Alvin Ailey choreographed his signature solo Cry as a birthday present for his dignified mother, and created the dance on his stunning muse, Judith Jamison.
Mrs. Cooper (Alvin Ailey's mother) and Ms. Jamison could both be considered the archetypal Ailey woman – a role that has been passed on to all the women in the Ailey ranks to whom Ms. Jamison has taught this solo.
In her autobiography Dancing Spirit, Ms. Jamison wrote: "Exactly where the woman is going through the ballet's three sections was never explained to me by Alvin. In my interpretation, she represented those women before her who came from the hardships of slavery, through the pain of losing loved ones, through overcoming extraordinary depressions and tribulations. Coming out of a world of pain and trouble, she has found her way-and triumphed."
Judith Jamison speaks about the creation of Cry:
"....it was a birthday present for Alvin's mother. You see, she was coming from Texas to see her son's company and Alvin knew she'd be celebrating a birthday in New York. In those days, none of us could shop at Tiffany or Bloomingdales, so Alvin decided the nicest present he could give his mother was a ballet. We went into the studio...and began moving to the music...and in a few days...Alvin made an enduring work of art....Cheering audiences still have Alvin's birthday present to his mother."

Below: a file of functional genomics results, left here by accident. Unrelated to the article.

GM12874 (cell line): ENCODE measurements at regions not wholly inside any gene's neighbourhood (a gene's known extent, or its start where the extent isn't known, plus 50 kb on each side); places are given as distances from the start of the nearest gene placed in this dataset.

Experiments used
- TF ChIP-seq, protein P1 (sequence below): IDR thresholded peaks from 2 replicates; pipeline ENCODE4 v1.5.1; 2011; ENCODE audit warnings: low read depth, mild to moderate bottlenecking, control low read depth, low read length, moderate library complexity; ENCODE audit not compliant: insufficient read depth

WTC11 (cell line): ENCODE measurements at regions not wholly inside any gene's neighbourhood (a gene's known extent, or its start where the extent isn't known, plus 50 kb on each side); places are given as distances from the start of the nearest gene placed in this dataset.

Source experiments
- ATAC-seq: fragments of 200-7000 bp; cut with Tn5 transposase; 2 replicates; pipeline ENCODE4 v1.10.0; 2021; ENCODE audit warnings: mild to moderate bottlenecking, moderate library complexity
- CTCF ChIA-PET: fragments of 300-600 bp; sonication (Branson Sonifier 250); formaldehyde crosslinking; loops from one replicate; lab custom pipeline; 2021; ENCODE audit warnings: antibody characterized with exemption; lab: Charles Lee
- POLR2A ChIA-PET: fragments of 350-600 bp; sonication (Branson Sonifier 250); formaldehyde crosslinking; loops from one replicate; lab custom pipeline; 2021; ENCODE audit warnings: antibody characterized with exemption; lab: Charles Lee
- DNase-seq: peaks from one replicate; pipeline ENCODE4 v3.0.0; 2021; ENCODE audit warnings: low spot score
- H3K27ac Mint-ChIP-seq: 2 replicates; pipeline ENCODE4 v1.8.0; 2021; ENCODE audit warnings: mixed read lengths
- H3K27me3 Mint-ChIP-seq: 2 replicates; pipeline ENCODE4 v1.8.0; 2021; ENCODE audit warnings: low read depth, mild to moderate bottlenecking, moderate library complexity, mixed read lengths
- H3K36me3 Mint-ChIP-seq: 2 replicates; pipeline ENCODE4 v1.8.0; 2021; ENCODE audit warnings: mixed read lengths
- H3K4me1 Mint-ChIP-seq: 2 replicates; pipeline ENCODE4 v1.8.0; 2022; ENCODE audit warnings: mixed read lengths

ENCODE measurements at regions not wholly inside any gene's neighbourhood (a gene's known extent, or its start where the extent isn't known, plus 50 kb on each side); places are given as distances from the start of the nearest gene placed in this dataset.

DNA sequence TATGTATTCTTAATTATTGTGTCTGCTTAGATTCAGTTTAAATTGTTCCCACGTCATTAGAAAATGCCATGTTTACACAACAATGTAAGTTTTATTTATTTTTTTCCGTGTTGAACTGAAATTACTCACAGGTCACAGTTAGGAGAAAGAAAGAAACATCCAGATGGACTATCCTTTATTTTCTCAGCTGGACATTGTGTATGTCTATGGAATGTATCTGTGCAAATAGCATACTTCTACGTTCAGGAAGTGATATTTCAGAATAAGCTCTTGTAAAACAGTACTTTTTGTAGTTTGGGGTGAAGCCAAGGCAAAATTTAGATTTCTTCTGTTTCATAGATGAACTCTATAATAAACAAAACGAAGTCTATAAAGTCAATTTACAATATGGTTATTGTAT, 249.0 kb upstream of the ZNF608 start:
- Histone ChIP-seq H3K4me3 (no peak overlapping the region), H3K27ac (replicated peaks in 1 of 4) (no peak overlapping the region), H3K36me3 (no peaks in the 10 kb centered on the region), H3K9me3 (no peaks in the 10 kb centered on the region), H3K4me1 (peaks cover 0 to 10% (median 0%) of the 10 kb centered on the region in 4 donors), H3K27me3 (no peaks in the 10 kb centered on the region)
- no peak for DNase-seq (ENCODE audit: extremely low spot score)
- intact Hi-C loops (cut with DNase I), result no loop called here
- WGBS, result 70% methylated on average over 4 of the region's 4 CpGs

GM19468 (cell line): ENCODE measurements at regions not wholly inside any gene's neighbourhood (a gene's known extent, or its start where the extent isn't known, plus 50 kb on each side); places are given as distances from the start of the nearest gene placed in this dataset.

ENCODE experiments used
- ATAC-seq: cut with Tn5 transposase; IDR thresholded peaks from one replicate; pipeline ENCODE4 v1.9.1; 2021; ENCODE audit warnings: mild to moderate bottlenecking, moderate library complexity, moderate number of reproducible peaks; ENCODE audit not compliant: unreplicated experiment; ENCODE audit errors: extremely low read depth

Mr. Ailey dedicated this piece to "all Black women everywhere--especially our mothers." In this 3-section solo, the dancer, clad in a white leotard and long ruffled skirt, brings the audience on a journey of bitter sorrow, brutal hardship and ecstatic joy.
This production of Cry was made possible with generous support from Judith McDonough Kaminski and Joseph Kaminski.
The original production of Cry was made possible, in part, by a grant from Ford Foundation.